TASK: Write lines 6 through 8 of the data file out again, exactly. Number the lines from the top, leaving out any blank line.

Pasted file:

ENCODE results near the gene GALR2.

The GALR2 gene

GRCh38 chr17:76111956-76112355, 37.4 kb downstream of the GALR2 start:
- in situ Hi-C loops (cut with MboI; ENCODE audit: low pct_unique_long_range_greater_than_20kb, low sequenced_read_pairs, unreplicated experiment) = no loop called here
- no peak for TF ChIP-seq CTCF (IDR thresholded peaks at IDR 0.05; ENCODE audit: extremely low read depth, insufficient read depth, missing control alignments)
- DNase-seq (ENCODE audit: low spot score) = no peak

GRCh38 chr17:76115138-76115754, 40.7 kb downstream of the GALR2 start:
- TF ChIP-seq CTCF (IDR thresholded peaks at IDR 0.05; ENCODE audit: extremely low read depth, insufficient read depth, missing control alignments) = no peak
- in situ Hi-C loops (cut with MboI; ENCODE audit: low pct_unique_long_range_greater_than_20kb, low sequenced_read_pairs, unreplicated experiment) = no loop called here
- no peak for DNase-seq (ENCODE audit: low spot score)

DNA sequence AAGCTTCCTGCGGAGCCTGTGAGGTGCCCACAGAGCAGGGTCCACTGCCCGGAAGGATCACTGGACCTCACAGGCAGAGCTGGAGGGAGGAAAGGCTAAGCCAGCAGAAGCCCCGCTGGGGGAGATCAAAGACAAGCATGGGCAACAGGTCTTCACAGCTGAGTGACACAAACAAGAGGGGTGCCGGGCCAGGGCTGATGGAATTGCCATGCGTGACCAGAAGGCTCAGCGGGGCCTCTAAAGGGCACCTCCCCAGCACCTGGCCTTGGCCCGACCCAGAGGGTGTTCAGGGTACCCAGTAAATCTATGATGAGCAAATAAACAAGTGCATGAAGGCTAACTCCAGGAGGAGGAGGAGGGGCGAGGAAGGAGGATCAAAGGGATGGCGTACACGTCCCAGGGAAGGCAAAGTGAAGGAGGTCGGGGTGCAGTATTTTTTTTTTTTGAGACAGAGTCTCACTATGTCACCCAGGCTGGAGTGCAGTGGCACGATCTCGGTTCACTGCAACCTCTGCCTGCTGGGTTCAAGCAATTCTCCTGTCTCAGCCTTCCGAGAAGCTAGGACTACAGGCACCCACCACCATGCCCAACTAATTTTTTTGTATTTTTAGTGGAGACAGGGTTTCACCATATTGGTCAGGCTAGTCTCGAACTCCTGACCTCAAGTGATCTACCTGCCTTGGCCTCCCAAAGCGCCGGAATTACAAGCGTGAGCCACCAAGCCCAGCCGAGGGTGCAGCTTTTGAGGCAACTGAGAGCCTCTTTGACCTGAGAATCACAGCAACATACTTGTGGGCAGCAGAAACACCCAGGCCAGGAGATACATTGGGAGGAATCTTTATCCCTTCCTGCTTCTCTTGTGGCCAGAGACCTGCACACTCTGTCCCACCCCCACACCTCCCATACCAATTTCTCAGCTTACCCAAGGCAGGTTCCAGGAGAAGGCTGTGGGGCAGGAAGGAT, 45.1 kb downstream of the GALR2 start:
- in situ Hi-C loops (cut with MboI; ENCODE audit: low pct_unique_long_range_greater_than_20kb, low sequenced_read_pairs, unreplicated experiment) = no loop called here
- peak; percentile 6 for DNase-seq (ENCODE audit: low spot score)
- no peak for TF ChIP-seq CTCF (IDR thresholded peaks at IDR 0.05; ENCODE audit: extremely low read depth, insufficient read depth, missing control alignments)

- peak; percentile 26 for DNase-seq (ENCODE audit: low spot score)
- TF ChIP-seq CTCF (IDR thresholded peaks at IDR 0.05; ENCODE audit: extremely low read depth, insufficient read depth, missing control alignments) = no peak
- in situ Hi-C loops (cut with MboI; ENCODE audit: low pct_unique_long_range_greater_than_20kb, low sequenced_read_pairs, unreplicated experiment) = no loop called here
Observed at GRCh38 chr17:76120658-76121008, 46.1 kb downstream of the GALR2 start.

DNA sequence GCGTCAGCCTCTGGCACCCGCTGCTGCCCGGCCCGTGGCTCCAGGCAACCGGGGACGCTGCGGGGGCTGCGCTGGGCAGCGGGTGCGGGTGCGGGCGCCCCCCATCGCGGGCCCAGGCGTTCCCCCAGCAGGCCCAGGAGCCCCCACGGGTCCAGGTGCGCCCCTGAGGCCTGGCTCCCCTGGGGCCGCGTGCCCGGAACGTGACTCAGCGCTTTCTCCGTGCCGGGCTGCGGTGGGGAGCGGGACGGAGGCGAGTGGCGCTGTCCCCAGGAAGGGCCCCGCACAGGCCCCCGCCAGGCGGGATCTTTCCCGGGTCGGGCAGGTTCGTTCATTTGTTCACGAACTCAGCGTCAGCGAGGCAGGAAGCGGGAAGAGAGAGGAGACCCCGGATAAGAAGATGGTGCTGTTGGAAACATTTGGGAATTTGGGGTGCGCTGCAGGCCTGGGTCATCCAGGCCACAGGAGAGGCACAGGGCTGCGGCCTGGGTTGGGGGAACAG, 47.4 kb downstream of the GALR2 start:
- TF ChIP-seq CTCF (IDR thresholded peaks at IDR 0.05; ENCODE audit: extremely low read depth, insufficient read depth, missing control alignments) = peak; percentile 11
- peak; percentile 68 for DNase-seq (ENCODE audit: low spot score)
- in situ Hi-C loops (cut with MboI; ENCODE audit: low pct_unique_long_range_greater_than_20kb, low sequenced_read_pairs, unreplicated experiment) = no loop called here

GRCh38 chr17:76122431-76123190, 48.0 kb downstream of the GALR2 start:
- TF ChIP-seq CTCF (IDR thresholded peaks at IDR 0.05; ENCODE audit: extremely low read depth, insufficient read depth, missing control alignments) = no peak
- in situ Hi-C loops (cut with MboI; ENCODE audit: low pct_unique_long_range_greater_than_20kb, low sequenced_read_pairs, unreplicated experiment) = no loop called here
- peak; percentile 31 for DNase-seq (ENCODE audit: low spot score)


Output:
- DNase-seq (ENCODE audit: low spot score) = no peak

GRCh38 chr17:76115138-76115754, 40.7 kb downstream of the GALR2 start:
- TF ChIP-seq CTCF (IDR thresholded peaks at IDR 0.05; ENCODE audit: extremely low read depth, insufficient read depth, missing control alignments) = no peak